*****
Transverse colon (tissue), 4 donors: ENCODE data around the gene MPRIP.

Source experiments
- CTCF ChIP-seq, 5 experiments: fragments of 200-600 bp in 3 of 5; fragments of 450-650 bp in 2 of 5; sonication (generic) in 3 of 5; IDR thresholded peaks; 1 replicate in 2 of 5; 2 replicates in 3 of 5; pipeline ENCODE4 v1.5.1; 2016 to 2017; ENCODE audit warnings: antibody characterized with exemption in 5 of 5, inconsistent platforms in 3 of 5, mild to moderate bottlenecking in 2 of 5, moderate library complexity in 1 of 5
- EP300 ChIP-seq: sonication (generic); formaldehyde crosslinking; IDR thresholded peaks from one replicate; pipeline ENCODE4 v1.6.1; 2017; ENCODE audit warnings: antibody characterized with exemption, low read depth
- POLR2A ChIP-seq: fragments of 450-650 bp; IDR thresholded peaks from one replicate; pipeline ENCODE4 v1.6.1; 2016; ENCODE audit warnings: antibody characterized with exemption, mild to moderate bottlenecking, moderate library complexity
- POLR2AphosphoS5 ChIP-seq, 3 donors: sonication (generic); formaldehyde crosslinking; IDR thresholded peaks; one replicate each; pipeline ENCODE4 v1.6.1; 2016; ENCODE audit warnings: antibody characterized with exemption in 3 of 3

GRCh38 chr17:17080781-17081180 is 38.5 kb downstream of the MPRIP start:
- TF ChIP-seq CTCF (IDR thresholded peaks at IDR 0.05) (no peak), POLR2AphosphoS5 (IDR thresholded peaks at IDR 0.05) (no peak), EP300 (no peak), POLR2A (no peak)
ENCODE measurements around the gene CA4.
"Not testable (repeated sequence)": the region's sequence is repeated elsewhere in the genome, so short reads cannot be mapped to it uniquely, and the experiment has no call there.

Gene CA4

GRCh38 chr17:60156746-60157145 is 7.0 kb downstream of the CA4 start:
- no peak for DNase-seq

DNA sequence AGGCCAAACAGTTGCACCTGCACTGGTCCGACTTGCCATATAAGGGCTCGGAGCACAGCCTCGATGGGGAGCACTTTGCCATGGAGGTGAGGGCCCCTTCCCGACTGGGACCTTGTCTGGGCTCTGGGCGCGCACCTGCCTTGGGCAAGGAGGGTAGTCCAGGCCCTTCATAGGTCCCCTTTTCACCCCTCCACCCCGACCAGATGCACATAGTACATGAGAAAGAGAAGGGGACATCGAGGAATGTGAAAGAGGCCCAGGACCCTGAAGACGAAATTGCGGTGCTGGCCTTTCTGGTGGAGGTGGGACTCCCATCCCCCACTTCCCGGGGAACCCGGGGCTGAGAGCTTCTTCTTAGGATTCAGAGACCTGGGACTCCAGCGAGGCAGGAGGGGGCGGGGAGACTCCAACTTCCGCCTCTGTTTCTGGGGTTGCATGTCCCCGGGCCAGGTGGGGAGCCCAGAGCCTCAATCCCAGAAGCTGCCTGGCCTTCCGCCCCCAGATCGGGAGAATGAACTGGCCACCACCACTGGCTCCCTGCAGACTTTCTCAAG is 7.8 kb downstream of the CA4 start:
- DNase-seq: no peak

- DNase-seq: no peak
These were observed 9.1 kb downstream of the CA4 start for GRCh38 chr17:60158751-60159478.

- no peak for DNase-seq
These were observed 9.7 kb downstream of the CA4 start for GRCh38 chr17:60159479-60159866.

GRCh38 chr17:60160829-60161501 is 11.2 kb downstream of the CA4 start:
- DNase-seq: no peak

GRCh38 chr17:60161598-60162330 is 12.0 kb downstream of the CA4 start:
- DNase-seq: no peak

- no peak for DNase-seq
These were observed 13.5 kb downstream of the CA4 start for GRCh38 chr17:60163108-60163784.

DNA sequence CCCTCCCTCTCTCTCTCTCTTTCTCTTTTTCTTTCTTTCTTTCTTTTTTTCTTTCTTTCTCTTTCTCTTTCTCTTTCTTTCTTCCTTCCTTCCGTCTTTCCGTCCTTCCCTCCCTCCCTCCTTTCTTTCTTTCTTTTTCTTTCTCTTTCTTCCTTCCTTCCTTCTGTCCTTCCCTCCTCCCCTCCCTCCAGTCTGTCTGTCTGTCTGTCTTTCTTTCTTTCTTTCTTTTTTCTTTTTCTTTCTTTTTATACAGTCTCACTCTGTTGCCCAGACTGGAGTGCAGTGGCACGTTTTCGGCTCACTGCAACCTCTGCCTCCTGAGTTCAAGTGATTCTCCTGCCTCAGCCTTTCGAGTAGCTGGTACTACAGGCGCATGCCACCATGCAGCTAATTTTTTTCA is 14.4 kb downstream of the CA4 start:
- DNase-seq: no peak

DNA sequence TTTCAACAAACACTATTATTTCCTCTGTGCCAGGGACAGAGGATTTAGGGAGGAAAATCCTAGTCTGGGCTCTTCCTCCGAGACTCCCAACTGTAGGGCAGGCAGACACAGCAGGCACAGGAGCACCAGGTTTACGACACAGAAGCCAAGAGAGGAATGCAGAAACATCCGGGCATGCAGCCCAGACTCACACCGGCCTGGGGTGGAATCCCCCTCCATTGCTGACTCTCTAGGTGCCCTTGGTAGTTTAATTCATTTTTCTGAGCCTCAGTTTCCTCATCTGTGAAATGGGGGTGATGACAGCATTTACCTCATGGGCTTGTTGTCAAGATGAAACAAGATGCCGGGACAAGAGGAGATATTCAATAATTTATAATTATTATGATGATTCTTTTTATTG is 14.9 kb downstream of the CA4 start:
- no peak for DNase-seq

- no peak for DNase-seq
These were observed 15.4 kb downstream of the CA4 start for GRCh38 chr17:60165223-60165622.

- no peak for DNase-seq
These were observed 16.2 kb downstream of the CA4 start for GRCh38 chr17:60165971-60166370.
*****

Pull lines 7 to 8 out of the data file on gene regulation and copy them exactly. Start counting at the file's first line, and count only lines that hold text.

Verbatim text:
GRCh38 chr17:17080781-17081180 is 38.5 kb downstream of the MPRIP start:
- TF ChIP-seq CTCF (IDR thresholded peaks at IDR 0.05) (no peak), POLR2AphosphoS5 (IDR thresholded peaks at IDR 0.05) (no peak), EP300 (no peak), POLR2A (no peak)